Besides, how likely is it that a group of H. sapiens nomads would attack a community of Neanderthals? These were explorers, after all, probably carrying their lives on their backs. Neanderthals may not have had a lot of tools, but they did have deadly spears they used to bring down mammoths. They had fire. Even with H. sapiens‘ greater numbers, would these interlopers have had the resources to mount a civilization-erasing attack? Rather than starting a resource-intensive war against their neighbors, many H. sapiens could have opted to trade with the odd-looking locals, and eventually move in next to them. Over time, through trade (and, yes, the occasional battle) the two groups would have shared so much culturally and genetically that it would become impossible to tell them apart.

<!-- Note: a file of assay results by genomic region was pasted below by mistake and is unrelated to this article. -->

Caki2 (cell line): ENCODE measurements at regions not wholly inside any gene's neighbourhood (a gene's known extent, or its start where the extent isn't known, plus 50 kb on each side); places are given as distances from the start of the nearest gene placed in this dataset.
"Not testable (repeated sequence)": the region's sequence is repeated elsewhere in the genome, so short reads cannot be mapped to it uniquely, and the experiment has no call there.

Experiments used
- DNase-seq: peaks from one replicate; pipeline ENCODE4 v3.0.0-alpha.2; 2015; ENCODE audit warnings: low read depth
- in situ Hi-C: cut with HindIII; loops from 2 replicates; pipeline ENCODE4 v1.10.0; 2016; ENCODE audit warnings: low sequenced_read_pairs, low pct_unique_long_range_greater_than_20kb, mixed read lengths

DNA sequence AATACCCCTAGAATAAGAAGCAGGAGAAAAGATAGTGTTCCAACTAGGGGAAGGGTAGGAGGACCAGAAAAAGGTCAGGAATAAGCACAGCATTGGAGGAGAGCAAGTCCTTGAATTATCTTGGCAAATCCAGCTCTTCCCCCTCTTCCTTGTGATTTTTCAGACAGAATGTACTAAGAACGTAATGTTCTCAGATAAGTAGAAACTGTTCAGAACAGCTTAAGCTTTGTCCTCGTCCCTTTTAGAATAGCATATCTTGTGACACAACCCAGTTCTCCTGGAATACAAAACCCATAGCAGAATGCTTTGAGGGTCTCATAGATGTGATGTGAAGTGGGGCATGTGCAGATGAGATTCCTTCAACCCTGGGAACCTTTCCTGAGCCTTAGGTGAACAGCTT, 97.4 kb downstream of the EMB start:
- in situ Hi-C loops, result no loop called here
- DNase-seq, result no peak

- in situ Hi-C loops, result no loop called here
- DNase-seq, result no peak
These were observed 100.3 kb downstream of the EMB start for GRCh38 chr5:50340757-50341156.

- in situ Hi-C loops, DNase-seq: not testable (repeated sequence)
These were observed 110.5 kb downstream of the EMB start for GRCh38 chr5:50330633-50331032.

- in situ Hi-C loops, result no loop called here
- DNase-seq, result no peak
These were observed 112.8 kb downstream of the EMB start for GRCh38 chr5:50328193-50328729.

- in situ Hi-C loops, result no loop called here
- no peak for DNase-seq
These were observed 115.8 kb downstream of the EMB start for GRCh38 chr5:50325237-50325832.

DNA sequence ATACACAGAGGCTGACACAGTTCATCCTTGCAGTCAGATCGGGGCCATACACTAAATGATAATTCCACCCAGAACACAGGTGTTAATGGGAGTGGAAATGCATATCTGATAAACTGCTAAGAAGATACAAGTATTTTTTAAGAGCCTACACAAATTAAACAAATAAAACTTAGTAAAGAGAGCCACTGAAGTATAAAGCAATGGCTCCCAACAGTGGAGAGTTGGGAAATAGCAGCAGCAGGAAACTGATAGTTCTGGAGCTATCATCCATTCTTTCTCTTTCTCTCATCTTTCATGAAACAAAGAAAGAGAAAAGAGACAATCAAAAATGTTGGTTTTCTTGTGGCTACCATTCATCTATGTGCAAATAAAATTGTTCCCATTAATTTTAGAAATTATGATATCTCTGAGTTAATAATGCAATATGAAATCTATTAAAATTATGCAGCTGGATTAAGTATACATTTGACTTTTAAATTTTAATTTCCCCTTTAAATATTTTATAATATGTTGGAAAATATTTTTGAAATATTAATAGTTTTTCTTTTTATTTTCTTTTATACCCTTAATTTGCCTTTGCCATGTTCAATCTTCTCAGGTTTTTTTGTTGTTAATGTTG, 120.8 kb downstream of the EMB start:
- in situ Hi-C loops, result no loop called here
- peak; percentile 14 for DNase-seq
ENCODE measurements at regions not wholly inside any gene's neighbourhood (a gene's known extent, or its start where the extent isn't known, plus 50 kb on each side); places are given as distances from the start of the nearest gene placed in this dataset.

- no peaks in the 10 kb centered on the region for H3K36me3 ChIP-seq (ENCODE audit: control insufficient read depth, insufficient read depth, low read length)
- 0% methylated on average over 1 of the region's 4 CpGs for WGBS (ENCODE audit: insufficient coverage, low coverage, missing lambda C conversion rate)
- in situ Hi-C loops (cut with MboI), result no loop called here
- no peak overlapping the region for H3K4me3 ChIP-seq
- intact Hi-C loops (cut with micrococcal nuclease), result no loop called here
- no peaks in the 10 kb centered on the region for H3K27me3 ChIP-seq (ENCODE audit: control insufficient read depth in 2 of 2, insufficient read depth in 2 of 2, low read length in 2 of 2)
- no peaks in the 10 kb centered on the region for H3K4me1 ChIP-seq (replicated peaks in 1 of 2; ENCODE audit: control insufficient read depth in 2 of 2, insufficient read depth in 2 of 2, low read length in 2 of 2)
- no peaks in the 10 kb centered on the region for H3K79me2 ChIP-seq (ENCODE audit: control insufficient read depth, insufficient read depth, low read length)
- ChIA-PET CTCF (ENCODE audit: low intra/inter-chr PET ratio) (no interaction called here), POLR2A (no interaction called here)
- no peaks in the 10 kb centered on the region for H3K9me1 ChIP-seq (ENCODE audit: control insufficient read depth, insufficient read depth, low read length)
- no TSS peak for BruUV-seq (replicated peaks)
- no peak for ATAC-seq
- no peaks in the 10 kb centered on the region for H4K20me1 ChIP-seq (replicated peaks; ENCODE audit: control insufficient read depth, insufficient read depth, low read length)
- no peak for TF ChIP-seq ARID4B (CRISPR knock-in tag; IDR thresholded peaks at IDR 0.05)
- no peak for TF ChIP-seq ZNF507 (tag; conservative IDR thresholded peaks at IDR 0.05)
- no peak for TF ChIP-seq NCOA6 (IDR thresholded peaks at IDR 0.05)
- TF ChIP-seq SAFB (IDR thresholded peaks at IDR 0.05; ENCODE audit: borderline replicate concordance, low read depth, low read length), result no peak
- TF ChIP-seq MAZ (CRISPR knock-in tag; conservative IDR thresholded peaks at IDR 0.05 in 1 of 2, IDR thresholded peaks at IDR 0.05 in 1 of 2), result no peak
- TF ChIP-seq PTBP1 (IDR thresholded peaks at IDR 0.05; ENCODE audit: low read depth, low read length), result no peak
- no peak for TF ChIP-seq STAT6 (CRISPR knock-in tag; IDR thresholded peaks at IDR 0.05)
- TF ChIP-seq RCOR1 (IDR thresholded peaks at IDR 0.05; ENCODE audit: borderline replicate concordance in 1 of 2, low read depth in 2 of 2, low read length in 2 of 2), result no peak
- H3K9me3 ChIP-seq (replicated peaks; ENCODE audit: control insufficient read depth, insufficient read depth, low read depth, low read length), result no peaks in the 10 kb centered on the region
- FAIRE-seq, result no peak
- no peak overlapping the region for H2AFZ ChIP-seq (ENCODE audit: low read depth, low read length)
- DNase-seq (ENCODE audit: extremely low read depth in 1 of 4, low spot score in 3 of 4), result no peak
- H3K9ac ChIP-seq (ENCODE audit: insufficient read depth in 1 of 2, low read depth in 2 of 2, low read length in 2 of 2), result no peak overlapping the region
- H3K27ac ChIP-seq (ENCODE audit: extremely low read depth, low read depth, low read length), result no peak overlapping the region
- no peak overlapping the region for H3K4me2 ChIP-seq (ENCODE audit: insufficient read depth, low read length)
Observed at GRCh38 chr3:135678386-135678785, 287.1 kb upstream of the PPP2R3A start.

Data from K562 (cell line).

This is precisely the kind of thinking that animates what’s called the multiregional theory of human development. Popularized by Wolpoff and his colleague John Hawks, this theory fits with the same archaeological evidence that supports the African replacement theory—it’s just a very different interpretation.

Wolpoff’s idea hinges on the notion that the ancestors of Neanderthals and H. sapiens didn’t leave Africa as distinct groups, never to see each other again until the fateful meeting that Klein described with such horror. Instead, Wolpoff suggests, humans leaving Africa 1.8 million years ago forged a pathway that many other archaic humans walked—in both directions. Instead of embarking on several distinct migrations off the continent, humans expanded their territories little by little, essentially moving next door to their old communities rather than trekking thousands of kilometers to new homes. Indeed, the very notion of an “out of Africa” migration is based on an artificial political boundary between Africa and Asia, which would have been meaningless to our ancestors. They expanded to fill the tropical forests they loved, which happened to stretch across Africa and Asia during many periods in human evolution. Early humans would have been drifting back and forth between Africa, Asia, and Europe for hundreds of thousands of years. It was all just forest to Neanderthals and H. sapiens.